Whatever the trajectory, I have no doubt that the rise and tolerance of the snobarista signals the end of the ride.

Quick update on last week’s post Easthom: Let’s Revisit Lake Jordan.

Several weeks ago Chapel Hill approved an amendment to language of the 2001 Water and Sewer Management, Planning and Agreement (WSMPBA) which gave OWASA much more leeway in tapping OWASA’s 5 million gallon per day (5Mg/d) allocation from Lake Jordan. At that time there wasn’t much sustained discussion of the long-term impacts or broader dimensions before adopting the amendment.

After midnight last Monday the Council decided to revisit the issue which creates an opportunity for more nuanced analysis and broader community input. That opportunity hasn’t been scheduled as of yet.

Today is the final meeting in a several week series of outreach sessions seeking community input to help formulate a new Affordable Housing Strategy for Chapel Hill. Staff sought advice from a broad range of local residents – from current affordable housing residents to professionals managing a wide variety of community programs.

Council, after a bit of prodding and plans spinning awry, wisely recognized there are some structural problems with our current affordable housing approach. Beyond acknowledging the need to rebalance our selection of affordable housing options, Council, on the heels of Greenbridge’s financial difficulties, has finally started to understand some of the inherent risks with their current policy (issues they were made aware of prior to their approval of Greenbridge, East54 and West140 luxury condo projects).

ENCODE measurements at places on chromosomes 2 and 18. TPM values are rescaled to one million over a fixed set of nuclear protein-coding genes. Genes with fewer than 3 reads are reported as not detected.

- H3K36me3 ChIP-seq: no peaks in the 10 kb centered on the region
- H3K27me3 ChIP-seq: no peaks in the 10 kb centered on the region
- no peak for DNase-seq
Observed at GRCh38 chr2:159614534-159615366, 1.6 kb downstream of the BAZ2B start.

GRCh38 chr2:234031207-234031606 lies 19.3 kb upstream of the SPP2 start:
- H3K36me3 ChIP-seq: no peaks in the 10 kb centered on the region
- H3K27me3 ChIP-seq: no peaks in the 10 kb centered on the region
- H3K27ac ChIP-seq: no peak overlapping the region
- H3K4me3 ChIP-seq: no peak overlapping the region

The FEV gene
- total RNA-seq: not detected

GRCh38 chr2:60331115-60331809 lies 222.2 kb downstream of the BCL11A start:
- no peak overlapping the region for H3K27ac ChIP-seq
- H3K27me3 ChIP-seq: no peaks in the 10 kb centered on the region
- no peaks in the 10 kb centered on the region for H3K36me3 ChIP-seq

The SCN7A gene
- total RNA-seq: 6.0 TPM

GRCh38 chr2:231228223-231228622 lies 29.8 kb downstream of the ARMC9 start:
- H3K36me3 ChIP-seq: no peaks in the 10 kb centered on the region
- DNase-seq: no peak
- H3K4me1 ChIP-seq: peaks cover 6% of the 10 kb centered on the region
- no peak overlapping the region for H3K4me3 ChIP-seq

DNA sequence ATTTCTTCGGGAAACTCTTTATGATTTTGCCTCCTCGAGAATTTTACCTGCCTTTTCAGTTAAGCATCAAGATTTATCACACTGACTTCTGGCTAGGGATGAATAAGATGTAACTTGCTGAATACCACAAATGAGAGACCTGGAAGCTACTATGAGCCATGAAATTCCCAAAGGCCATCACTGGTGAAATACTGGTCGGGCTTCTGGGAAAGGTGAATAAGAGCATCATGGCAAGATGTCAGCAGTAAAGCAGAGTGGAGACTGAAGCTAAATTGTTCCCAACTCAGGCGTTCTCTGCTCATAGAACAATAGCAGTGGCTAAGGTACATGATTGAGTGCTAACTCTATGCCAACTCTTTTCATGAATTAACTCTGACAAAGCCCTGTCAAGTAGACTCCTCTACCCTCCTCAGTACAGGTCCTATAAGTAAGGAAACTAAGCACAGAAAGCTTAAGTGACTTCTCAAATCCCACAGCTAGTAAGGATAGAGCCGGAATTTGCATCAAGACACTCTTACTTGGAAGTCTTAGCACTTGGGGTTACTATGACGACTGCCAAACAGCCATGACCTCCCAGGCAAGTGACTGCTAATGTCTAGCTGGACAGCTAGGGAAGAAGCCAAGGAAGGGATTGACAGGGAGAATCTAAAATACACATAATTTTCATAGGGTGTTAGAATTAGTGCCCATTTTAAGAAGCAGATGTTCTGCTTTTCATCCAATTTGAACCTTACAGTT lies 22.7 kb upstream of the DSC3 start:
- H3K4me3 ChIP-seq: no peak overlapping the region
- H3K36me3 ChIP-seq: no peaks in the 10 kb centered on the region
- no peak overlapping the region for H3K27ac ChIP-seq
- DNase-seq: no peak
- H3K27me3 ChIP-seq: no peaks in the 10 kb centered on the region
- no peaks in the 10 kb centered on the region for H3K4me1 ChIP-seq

BACKGROUND The Town Council has directed staff to develop an Affordable Housing Strategy. In order to develop a strategy that is inclusive and reflective of the community’s concerns, staff has been conducting focus group sessions with affordable housing stakeholders as well as groups who may not be traditionally associated with the topic.

PURPOSE The purpose of this meeting is to obtain feedback from the community about affordable housing in Chapel Hill. This focus group session is being held for anyone in the community who would like to offer their input about the topic of affordable housing. For more information about this effort, please visit to the following website: http://www.townofchapelhill.org/index.aspx?page=1657

I’ll be attending today’s meeting in order to get a sense of what lessons the Affordable Housing Technical Advisory committee has learned from our community over the last month.

I’ve had several folks ask me about my suggested and rejected changes to the recent Democratic Party resolution supporting the 1/4 cent sales tax increase (Orange County Dems: Thanks for the Consideration…).

This is a terrible year to raise any tax yet the Orange County Board of Commissioners (BOCC) decided 4/5/2011 (VIDEO [my comments at 48 minutes and 103 minutes]) to hold another referendum, at a cost of $105K to $125K ($85K election +$20-40K “education”), trying to succeed where they failed just 6 months ago.

I and others appeared before the BOCC arguing that 1) scheduling the vote this year amounted to “vote shopping” and didn’t serve their professed commitment to “small-d” democracy:

“I do understand that there’s a need for the revenues sooner rather than later,” said Chapel Hill resident Will Raymond. “The turnout is not representative of what the impact is for this tax. You’re looking at dis[en]franchising the rural voters. In terms of integrity of the process and confidence in the process, it feels a little bit like you’re doc[k ]shopping, you’re vote shopping. The reality is that the referendum did very well down in the municipal areas.”

Not only did the referendum pass overwhelmingly in the cities last time, but turnout in the rural districts will likely be low, Raymond said. And, according to Orange County Board of Elections Director Tracy Reams, off-year general elections typically boast a lower turnout than presidential primaries—something to the tune of 25 percent compared to 40 percent, respectively.